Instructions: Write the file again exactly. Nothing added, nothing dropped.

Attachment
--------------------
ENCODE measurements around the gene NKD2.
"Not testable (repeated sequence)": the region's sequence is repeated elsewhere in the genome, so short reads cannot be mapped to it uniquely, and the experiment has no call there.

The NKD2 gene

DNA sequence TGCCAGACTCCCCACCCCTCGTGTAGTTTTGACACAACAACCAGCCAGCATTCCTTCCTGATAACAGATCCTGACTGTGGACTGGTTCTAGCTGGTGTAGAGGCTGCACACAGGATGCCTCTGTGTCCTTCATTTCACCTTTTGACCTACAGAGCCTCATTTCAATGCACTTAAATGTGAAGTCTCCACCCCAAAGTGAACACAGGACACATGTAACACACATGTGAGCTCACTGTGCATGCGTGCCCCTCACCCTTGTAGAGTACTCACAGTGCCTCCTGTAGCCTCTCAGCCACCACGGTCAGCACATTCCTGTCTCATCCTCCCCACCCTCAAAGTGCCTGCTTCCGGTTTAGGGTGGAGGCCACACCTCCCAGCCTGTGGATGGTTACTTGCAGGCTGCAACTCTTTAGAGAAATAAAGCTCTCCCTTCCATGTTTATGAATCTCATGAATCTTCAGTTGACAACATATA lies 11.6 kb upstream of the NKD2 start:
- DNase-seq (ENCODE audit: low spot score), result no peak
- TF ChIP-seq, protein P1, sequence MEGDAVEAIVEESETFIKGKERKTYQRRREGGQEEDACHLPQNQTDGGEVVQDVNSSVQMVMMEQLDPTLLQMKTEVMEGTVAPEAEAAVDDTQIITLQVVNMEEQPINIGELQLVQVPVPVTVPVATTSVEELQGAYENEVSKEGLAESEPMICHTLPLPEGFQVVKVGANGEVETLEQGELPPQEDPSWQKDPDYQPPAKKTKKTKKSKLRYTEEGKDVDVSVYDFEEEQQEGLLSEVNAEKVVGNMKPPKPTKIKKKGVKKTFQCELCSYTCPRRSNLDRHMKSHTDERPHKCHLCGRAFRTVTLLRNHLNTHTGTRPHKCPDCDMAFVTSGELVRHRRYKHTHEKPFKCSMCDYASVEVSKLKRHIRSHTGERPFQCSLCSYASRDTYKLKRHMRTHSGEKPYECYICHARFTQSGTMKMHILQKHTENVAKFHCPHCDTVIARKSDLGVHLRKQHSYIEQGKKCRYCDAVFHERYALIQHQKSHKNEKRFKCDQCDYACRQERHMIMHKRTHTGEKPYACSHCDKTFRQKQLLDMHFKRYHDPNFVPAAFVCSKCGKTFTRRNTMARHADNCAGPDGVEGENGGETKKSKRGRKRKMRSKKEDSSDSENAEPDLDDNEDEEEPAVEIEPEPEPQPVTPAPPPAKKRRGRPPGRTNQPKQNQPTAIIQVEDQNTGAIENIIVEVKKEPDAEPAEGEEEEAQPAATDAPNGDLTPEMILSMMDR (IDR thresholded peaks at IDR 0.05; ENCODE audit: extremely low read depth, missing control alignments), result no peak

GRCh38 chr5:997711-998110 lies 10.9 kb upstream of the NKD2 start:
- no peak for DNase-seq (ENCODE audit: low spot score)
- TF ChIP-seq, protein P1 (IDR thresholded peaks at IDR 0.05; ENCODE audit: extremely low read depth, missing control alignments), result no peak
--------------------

ENCODE measurements around the gene NKD2.
"Not testable (repeated sequence)": the region's sequence is repeated elsewhere in the genome, so short reads cannot be mapped to it uniquely, and the experiment has no call there.

The NKD2 gene

DNA sequence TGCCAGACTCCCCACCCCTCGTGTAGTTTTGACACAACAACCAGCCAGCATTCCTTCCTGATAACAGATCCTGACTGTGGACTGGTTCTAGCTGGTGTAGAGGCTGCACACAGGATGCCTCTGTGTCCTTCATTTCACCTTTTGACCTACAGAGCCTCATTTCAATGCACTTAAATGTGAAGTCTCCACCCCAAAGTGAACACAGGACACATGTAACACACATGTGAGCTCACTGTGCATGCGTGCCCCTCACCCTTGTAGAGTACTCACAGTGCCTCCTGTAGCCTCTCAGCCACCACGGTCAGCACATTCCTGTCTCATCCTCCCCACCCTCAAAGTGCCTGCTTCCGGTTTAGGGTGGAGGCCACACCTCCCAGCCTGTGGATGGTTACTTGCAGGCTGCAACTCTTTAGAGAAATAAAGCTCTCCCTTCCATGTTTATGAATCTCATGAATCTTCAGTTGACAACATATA lies 11.6 kb upstream of the NKD2 start:
- DNase-seq (ENCODE audit: low spot score), result no peak
- TF ChIP-seq, protein P1, sequence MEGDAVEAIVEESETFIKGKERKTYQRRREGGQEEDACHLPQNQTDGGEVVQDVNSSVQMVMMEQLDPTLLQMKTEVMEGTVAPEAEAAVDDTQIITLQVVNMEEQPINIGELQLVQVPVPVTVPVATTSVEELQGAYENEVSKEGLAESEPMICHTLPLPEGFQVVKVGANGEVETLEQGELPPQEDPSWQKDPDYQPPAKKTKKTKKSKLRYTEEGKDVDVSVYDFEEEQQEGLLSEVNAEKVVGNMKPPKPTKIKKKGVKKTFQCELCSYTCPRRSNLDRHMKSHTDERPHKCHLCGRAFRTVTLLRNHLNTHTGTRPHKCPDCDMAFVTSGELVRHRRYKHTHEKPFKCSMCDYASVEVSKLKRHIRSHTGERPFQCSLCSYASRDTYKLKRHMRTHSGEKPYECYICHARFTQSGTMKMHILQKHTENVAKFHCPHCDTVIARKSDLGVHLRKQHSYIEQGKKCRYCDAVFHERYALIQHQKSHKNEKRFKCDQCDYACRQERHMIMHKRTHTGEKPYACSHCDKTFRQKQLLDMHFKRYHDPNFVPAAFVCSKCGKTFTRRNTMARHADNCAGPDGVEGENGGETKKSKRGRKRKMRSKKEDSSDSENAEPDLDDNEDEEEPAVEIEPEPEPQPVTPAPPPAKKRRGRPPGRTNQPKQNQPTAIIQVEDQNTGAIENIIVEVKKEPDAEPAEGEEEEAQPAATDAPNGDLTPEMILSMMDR (IDR thresholded peaks at IDR 0.05; ENCODE audit: extremely low read depth, missing control alignments), result no peak

GRCh38 chr5:997711-998110 lies 10.9 kb upstream of the NKD2 start:
- no peak for DNase-seq (ENCODE audit: low spot score)
- TF ChIP-seq, protein P1 (IDR thresholded peaks at IDR 0.05; ENCODE audit: extremely low read depth, missing control alignments), result no peak